Canal du Midi


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Ca·nal du Mi·di

(kä-näl′ do͞o mē-dē′)
A canal in southern France, about 240 km (150 mi) long, connecting the Garonne River to the Gulf of Lion near Montpellier. Completed in 1681, the canal permitted shipment of goods between the Atlantic Ocean and the Mediterranean Sea, bypassing the Iberian Peninsula and Gibraltar.
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And if you've had enough of the history and culture, you can always take a boat out for a relaxing afternoon on the Canal du Midi, or enrol on one of Siblu's French cooking courses.
The beautiful Canal du Midi is nearby and you can visit the town of Homps to enjoy a boat trip along the waterway.
We travelled through the Canal du Midi, the Etang de Thau inland sea and the Canal de Rhone a Sete, covering a distance of 80 miles or so in seven days.
After enjoying a day and night in Narbonne we cruised back to the Canal du Midi and headed for Beziers, the home of Pierre Paul Riquet the man who built the Canal du Midi three centuries ago.
Contract award: Development of the site of the locks Fonseranes - Canal du Midi.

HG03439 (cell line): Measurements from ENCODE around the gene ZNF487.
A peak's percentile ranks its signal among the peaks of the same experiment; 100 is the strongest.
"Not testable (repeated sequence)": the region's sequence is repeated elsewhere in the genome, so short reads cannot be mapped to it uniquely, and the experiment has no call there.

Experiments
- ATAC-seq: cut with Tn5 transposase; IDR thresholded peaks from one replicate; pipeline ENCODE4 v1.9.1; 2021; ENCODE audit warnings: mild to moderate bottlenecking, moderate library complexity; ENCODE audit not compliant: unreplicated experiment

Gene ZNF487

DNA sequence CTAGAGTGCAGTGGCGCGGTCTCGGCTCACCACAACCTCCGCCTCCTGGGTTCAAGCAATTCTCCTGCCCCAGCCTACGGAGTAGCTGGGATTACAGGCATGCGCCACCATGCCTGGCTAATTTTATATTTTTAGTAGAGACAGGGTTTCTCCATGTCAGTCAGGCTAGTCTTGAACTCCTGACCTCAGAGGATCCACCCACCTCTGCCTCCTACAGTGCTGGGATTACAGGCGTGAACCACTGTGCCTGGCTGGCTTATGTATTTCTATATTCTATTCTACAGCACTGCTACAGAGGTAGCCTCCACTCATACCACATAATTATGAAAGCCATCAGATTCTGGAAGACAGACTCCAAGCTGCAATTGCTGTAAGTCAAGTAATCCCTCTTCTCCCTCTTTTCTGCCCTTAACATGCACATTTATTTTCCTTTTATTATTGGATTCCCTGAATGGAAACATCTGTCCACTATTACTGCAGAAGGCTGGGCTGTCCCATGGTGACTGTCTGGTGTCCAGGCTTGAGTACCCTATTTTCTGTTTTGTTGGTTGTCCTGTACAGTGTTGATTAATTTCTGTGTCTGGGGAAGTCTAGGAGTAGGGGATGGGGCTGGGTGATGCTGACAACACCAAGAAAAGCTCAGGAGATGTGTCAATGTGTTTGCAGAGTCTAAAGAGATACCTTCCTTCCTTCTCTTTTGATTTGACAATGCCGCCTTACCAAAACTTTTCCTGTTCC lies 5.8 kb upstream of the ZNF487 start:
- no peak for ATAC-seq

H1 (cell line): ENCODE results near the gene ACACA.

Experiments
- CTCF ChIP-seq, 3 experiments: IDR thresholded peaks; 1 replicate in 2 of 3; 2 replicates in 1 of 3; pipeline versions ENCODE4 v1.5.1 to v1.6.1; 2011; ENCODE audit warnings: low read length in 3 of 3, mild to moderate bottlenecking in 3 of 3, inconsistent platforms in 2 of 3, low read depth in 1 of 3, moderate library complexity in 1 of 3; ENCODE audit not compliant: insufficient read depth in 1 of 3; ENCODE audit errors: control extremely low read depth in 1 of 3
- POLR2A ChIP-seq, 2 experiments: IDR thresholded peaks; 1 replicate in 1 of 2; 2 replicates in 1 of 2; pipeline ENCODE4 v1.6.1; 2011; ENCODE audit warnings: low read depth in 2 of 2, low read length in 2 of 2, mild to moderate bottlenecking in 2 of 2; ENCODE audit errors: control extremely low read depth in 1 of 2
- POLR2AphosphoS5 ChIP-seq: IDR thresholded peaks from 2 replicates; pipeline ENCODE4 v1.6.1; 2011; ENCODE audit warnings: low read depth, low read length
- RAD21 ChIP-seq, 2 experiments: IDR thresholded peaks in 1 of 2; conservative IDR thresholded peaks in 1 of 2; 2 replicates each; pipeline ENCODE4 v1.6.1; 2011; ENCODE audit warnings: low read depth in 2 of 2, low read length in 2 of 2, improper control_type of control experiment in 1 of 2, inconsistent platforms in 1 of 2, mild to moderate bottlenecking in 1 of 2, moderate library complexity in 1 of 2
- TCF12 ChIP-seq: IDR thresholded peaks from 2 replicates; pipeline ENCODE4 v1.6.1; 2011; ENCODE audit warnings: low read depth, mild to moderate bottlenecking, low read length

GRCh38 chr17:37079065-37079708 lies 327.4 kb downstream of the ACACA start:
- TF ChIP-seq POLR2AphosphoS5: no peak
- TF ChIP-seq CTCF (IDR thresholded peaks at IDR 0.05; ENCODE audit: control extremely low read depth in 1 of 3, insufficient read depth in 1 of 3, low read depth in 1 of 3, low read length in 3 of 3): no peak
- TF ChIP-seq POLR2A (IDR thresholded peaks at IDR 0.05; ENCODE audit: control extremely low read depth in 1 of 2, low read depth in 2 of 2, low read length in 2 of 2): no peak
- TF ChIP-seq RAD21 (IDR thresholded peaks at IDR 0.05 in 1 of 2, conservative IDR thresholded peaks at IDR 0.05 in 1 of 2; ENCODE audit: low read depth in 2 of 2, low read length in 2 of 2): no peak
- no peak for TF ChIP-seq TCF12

Steer it up the famous Canal du Midi (you'll be shown how to do it) and bring it back a week, and lots of locks, later.
Starting in Avignon, you'll visit Arles, which inspired the painter Van Gogh, and the Canal du Midi, before ending up at Sete, a beautiful town on a spit of land in the Mediterranean.
Some of the most famous canals wind through the gorgeous wine-making areas of Sancerre, Chablis and Cotes du Rhone, while the historic 17th century Canal du Midi links the Mediterranean to the Atlantic through a 360-km network of waterways.
Its most famous son is Pierre–Paul Riquet, the genius who created the Canal du Midi which snakes close by with its colourful barges and cruisers.
There were flatscreen televisions in every cabin, independent air conditioning in each room, an on-deck barbecue and shower, as well as plenty of deck space up top to enjoy the French summer along the beautiful Canal du Midi, Europe's oldest and largest man-made waterway.
The next morning's cycle ride was by the Canal du Midi, another n -Unesco site that was conceived in 1666 by visionary architect Pierre-Paul Riquet and which helps connect the Atlantic and Mediterranean coasts of France.
Pierre-Paul Riquet was responsible for opening the Canal du Midi waterway between the Mediterranean and the Atlantic in the 17th century.